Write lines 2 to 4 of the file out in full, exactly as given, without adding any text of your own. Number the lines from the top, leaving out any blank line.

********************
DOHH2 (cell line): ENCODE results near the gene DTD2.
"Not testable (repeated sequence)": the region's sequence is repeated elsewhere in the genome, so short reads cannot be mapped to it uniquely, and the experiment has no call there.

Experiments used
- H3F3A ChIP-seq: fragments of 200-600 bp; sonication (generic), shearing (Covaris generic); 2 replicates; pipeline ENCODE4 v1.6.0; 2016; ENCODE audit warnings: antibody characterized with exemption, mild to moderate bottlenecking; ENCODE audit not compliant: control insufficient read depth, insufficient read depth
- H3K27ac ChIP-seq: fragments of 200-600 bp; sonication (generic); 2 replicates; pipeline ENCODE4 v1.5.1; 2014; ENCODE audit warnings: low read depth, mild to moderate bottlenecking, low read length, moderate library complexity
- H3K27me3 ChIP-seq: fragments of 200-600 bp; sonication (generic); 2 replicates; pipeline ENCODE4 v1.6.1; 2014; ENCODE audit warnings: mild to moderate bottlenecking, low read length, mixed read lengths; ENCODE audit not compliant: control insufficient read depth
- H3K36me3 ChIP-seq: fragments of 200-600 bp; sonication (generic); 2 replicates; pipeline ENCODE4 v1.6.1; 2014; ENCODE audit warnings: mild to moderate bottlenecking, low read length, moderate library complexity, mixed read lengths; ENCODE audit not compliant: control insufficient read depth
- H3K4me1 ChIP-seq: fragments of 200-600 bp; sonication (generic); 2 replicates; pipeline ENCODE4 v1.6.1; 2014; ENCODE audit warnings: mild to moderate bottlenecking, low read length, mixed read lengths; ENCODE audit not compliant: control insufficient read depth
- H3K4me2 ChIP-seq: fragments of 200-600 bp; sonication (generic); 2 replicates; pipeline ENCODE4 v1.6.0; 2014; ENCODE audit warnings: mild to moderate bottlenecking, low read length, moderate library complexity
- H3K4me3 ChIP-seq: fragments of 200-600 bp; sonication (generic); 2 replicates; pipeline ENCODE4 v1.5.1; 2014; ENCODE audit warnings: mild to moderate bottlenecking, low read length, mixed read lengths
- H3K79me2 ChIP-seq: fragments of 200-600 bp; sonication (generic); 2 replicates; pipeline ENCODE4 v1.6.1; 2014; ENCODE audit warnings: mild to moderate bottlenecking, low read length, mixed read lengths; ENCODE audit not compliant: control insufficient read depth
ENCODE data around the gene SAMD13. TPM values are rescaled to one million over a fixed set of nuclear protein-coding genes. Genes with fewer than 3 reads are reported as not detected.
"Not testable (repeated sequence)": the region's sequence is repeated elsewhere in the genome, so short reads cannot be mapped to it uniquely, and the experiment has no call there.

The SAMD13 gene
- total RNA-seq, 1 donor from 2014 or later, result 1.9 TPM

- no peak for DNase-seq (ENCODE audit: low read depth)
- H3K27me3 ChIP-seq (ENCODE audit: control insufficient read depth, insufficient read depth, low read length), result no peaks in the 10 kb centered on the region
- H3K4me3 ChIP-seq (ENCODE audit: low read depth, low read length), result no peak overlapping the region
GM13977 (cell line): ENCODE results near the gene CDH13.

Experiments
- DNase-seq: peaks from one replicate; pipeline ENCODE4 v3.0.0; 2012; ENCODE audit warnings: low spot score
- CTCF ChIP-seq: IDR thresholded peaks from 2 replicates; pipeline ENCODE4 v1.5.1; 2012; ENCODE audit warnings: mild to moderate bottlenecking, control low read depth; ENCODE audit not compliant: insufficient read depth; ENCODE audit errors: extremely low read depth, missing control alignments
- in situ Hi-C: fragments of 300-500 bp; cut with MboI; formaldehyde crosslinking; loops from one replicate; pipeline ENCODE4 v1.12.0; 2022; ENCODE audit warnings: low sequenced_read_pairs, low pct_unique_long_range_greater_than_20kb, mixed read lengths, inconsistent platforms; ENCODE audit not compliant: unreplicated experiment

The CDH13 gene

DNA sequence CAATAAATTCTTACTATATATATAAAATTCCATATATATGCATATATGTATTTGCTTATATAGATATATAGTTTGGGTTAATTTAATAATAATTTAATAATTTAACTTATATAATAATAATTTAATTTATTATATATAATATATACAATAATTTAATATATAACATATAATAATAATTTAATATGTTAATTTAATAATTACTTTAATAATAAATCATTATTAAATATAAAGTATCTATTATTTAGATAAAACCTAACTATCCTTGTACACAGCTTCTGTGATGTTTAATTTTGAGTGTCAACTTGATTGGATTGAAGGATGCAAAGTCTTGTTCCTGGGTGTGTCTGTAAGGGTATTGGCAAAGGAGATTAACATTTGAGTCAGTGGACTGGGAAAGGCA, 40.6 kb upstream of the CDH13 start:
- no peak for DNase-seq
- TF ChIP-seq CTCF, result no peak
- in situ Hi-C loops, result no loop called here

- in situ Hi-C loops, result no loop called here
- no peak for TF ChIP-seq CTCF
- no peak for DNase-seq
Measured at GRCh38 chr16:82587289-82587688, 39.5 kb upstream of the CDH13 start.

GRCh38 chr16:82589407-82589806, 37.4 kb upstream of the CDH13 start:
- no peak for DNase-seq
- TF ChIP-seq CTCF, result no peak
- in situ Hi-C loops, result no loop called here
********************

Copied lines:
"Not testable (repeated sequence)": the region's sequence is repeated elsewhere in the genome, so short reads cannot be mapped to it uniquely, and the experiment has no call there.

Experiments used
- H3F3A ChIP-seq: fragments of 200-600 bp; sonication (generic), shearing (Covaris generic); 2 replicates; pipeline ENCODE4 v1.6.0; 2016; ENCODE audit warnings: antibody characterized with exemption, mild to moderate bottlenecking; ENCODE audit not compliant: control insufficient read depth, insufficient read depth